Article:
THE decision of the Economic and Financial Crimes Commission (EFCC) and the Nigeria Extractive Industries Transparency Initiative (NEITI) to go after oil companies that failed to remit due revenues to the Federal Government is laudable. It is a step that must be painstakingly carried out and those found to have withheld such funds prosecuted. A recent NEITI audit report put the amount of unremitted funds at over $11 billion (more than N3 trillion). Only about $2.5 billion out of this amount was said to have been recovered. The unremitted funds arose mainly from under-assessment and under-payment of taxes, royalties and other requisite payments by oil companies operating in the country. Part of the unremitted amount is said to have been disputed by the oil majors over the pricing methodology used for a sum amounting to $599.8 million in 2013 alone. The unremitted revenue is besides the $12.9bn that the Nigerian National Petroleum Corporation (NNPC) is alleged to have failed to remit to the Federation Account in eight years.
Executive Secretary of NEITI, Mr. Waziri Adio, who disclosed the agency’s formal alliance with EFCC to recover the unremitted funds during his recent visits to media houses, said the probe would cover all the areas that financial crimes were committed against the nation. He said the collaboration with the anti-graft agency became necessary because the NEITI Act does not give it power to prosecute those who fail to remit their taxes and royalties.
Apart from the $12.9bn allegedly owed by NNPC, the NEITI boss also said that the corporation and its subsidiaries were yet to remit $3.787bn and another N358.3bn, as identified in the 2013 oil and gas industry audit. The management of NNPC had disputed the amount, while the Senate recently set up a nine-man ad hoc committee to look into the 2013 NEITI audit report. Nigeria is said to have lost at least $5.96bn and another N20.4bn to offshore processing arrangement, crude swap and oil theft.
We urge the EFCC and the Senate ad hoc committee to do a thorough job in all matters relating to unremitted revenue by oil firms. The sum said to be owed by the oil companies is high. The culprits should not be allowed to go unpunished. The probe should closely examine the NEITI audit report and recommend measures to stop the willful withholding of oil taxes and royalties. It is important to prosecute the culprits to serve as deterrent against future impunity.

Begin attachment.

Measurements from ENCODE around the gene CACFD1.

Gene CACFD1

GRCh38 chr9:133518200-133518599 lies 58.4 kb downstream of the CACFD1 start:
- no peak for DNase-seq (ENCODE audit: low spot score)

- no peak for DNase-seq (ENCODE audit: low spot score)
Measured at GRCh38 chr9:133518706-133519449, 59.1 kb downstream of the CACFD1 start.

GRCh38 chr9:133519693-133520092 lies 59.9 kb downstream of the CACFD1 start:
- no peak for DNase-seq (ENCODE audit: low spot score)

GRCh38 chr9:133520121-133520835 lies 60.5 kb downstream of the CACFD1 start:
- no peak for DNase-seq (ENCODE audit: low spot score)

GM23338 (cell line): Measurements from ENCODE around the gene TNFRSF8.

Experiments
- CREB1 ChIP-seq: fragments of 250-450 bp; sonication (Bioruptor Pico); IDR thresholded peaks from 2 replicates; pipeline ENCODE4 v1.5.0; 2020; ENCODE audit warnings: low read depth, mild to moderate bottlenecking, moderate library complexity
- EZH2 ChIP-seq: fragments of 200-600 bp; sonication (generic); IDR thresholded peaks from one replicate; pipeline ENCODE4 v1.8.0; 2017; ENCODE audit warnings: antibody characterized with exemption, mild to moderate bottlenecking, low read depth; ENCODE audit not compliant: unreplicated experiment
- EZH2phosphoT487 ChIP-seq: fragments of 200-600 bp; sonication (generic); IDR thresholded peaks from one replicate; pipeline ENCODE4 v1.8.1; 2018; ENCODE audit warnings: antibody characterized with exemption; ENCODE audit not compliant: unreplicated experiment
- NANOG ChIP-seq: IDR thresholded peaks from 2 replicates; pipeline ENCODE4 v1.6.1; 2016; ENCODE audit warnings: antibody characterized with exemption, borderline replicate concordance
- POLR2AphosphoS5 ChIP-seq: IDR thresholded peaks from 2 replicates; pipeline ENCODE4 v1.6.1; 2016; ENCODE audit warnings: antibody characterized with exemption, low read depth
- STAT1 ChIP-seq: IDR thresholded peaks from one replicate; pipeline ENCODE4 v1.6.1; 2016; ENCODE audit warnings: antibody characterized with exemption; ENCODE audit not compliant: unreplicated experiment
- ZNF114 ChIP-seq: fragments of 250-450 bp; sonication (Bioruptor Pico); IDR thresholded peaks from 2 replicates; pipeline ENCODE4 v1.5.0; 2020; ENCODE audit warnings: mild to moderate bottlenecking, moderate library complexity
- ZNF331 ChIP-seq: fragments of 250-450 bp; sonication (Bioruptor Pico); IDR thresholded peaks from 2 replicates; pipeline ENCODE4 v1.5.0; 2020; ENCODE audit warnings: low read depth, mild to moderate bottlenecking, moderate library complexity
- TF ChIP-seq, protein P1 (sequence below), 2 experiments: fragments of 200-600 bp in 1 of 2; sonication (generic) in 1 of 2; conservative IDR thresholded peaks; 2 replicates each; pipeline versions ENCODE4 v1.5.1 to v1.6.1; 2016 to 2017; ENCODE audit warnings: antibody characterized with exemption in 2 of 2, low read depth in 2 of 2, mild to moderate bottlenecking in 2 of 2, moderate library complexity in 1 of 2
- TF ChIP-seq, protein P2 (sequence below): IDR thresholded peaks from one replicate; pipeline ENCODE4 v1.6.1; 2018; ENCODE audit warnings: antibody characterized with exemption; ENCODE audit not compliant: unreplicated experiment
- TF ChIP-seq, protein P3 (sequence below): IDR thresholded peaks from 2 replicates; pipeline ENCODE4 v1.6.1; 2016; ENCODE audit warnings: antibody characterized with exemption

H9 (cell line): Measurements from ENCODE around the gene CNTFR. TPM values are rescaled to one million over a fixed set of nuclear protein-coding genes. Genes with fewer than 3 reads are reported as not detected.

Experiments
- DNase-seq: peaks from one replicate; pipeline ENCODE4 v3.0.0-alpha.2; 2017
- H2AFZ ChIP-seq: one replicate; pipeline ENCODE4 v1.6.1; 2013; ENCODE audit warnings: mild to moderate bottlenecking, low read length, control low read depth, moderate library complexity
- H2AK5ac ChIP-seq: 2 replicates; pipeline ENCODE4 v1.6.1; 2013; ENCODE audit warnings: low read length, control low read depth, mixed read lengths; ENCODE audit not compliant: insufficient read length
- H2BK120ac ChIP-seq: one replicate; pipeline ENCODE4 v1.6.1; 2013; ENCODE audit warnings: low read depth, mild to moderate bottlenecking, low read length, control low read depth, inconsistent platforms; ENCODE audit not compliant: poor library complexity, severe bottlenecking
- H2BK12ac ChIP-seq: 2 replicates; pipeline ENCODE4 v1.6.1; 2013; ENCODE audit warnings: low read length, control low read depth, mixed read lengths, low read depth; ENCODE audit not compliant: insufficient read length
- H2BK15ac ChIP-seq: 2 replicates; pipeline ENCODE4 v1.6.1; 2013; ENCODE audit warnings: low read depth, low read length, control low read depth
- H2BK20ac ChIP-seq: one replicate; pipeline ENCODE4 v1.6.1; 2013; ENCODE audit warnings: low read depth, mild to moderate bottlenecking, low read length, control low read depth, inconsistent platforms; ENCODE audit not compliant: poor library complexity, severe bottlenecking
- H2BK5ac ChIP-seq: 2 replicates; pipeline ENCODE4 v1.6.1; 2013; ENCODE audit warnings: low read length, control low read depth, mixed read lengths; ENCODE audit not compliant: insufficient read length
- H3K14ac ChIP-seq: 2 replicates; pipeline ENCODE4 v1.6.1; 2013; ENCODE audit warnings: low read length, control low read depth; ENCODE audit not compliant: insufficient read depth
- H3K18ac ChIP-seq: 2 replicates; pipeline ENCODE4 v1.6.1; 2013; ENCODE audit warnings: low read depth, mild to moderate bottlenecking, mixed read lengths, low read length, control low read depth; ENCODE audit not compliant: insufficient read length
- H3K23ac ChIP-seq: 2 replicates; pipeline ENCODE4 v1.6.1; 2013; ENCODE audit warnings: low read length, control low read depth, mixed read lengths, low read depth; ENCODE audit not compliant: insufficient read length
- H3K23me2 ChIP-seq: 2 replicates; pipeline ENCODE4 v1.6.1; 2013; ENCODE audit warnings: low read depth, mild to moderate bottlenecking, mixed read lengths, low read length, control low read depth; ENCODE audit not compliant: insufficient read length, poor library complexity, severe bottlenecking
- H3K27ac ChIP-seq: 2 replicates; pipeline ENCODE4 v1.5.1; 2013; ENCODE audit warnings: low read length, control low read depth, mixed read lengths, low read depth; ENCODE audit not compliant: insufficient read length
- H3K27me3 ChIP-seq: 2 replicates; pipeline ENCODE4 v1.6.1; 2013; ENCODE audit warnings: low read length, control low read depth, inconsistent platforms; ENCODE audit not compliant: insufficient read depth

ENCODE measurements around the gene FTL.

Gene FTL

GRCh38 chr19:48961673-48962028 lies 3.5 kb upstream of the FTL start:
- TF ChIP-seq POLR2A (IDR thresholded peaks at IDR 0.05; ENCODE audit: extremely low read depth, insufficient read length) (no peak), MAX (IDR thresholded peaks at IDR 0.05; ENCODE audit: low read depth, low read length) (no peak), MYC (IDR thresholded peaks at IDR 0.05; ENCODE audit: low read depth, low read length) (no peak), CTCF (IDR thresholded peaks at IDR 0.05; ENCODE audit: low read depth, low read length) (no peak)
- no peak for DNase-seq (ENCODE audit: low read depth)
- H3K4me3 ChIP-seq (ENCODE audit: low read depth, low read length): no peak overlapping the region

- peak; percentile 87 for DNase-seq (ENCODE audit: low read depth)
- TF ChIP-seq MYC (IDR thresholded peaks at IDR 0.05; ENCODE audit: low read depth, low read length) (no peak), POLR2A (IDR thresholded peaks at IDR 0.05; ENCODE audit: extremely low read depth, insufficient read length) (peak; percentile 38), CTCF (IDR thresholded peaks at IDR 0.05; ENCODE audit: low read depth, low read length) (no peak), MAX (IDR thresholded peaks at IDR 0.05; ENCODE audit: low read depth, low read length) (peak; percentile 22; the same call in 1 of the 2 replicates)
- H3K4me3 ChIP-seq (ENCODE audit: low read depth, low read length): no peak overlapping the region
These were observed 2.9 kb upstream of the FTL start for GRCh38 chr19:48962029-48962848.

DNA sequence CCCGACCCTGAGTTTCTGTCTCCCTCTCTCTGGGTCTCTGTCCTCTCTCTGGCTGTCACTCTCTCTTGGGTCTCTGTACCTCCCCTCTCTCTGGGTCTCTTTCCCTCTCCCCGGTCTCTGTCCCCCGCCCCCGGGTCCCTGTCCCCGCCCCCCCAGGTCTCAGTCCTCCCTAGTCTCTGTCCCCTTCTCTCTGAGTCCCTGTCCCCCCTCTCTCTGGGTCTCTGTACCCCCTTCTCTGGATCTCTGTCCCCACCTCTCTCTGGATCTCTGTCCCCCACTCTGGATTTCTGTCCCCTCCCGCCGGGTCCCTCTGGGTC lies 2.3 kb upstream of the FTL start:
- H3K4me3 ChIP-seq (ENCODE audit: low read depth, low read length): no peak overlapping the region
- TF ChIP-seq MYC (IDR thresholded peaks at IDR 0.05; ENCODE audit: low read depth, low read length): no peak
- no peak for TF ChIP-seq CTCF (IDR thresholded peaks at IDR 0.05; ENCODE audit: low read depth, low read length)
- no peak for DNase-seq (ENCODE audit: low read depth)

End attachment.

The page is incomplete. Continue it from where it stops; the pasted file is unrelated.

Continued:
It is disheartening that NNPC and its subsidiaries have been constantly indicted by NEITI and other audit reports, including the 2014 PricewaterhouseCoopers audit report on the non-remittance of various sums of money to the Federation Account as required by law. Yet, the corporation continues to act with impunity as if it is not accountable to anyone. This is the time to rein in those dodging the remittance of due payments in the oil industry. They ought to be stopped and brought to book as they are cheating the nation of revenue that the government needs for different developmental projects in the country.
Considering the fact that oil revenue accounts for over 70 percent of government’s total revenue receipts, it is important to ensure that all such payments are remitted to the Federation Account. This is a logical step towards the transparency and accountability that we desire in the oil sector. Oil firms, including NNPC, should no longer be allowed to act with impunity.
For example, a breakdown of outstanding revenues to the Federal Government in the NEITI report shows N351.87bn, representing unpaid domestic crude debt as at December 2013 after considering subsidy approved by Petroleum Products Pricing Regulatory Agency (PPPRA). This is in addition to another N2.17bn outstanding cash call refund on Oil Mining Licence (OML) 41 in the NNPC/SPDC divested assets.
During the immediate past administration, several questions were raised on NNPC’s management of revenues on behalf of the Federal Government, although the agency denied all allegations of wrongdoing. It is high time the NEITI report was taken seriously. This can be done by ensuring that its recommendations are implemented. The levity with which the report was treated in the past encouraged and entrenched impunity in the oil companies’ handling of monies due to the Federation Account. The relevant government agencies must begin to closely monitor the operations of oil companies. As the PWC audit report showed, NNPC’s opaque operations lend it to untoward activities, including non-remittance of revenue to the Federation Account in line with the provisions of the constitution and other extant laws. There is no reason why the NNPC and other oil firms operating in the country should act outside the powers setting them up.
Let the collaboration between NEITI and EFCC lead to the recovery of the unremitted funds and the diligent prosecution of those responsible for withholding the payments to send the strong message that such acts of impunity will no longer be tolerated in the country.